A Seed Planted and a Garden Grown

Five years ago, the Green Team at St. Andrew Lutheran Church in Racine, Wisconsin had the idea to plant a garden in the large lawn on the west side of their church. Little did they know at the time it would go this far.

The chair of the Green Team, Sandy Roberts, said, “We were just planting a small mustard seed at the time, but look what it has become.” The project took off when a long time member of the church and a master gardener, Mark Trinklein, took over the plan and enlisted the help of other church members and some local residents, including youth in a Racine community project.

Five years later, the garden is now 1 1/2 acres, producing tomatoes, leeks, onions, herbs, beets, carrots, squashes, pumpkins, cucumbers, potatoes, cabbage, cauliflower, broccoli, peppers, watermelons, muskmelons, and raspberries. Part of the garden is devoted to raising flowers to give to shut-ins and for sale. In addition, Mark added a small orchard of apple, pear, peach, cherry, plum, and apricot trees. The garden is organic and receives much of its water from rain barrels.
About 2000 pounds of fresh vegetables are contributed to the North Side Food Pantry, sponsored in part by the church. Men from the Homeless Assistance Leadership Organization and students from Horlick High School are hired to help with the weeding and mulching.
As the garden expanded in size and increased in output, the garden group decided to start a Farmers Market on the church parking lot, a part of town that has not had local produce for sale. After three years, there are about seven vendors who gather on Thursday afternoons during the summer months to sell produce and generate a sense of community. St. Andrews is a congregation with many seniors who can't participate in gardening but who bake for the Farmers Market and prepare vegetables to be used in soups sold at the market. Mark makes jams and jellies, pickles, pickled beets, apple sauce, soups and salsa (which is also given to new members). Last year St. Andrews made $10,000 from the Market and bought a new gas stove and freezer for the church, and contributed $1000 to the food pantry.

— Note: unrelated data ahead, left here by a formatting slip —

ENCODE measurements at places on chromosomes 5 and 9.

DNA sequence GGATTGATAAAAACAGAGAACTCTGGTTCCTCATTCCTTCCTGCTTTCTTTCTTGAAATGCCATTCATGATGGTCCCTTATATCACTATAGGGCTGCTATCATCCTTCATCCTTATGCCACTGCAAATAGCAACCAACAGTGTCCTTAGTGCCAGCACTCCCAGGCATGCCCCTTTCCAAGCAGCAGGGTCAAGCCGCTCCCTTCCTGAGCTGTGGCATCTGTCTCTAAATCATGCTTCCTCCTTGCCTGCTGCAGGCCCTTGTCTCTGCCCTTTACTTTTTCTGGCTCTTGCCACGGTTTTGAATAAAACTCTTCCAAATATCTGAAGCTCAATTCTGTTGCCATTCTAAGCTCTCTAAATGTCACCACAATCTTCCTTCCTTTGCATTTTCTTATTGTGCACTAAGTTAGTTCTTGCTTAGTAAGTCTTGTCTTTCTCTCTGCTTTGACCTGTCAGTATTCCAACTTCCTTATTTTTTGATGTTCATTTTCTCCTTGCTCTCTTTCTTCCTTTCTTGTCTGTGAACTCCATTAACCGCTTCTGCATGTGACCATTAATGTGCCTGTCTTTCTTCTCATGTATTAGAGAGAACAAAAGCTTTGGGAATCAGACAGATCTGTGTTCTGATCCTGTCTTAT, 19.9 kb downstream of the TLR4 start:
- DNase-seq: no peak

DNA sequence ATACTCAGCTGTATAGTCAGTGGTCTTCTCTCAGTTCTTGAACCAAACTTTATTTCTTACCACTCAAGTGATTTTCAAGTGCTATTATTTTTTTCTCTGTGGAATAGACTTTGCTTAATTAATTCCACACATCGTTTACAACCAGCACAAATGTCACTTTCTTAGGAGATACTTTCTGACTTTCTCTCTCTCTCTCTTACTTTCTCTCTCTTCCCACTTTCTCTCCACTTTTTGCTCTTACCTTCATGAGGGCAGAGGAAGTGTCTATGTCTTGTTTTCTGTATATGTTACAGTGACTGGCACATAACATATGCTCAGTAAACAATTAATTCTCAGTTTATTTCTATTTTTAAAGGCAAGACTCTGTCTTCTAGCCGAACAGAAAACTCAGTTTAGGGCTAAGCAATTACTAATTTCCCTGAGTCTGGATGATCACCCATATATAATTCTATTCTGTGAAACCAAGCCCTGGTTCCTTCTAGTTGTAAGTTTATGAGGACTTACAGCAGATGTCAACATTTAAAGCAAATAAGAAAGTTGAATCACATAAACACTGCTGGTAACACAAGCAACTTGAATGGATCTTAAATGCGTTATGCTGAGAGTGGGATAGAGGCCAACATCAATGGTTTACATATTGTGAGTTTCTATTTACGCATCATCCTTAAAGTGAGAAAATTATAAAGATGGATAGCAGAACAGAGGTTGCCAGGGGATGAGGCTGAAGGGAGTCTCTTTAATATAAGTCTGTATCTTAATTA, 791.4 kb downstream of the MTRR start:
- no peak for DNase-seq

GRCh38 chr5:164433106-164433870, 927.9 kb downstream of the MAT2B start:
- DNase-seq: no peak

There is also a Harvest Festival for the community each fall that raises more support for the local food drives.  “All these efforts,” says member Dave Rhoads, “serve our dual commitment to care for creation and relieve hunger in our community.”

The garden is always a work in progress. St. Andrew has also put in a rain garden to protect the local watershed and a small peace garden with trees and a bench for meditation. “Who knows, “Sandy says, “perhaps there is more to come.”

In addition to the garden projects, St. Andrew does much as a Lutherans Restoring Creation congregation: observes Earth-care worship, including the Season of Creation, a Blessing of the Animals, and earth Sunday; participates in the LRC sponsored Energy Stewards Initiative to reduce their carbon and water footprint; has a comprehensive reuse/ recycling program; uses green cleaning projects; avoids Styrofoam and paper products at food events; and offers members the option to make a Covenant with Creation to green their homes and work places.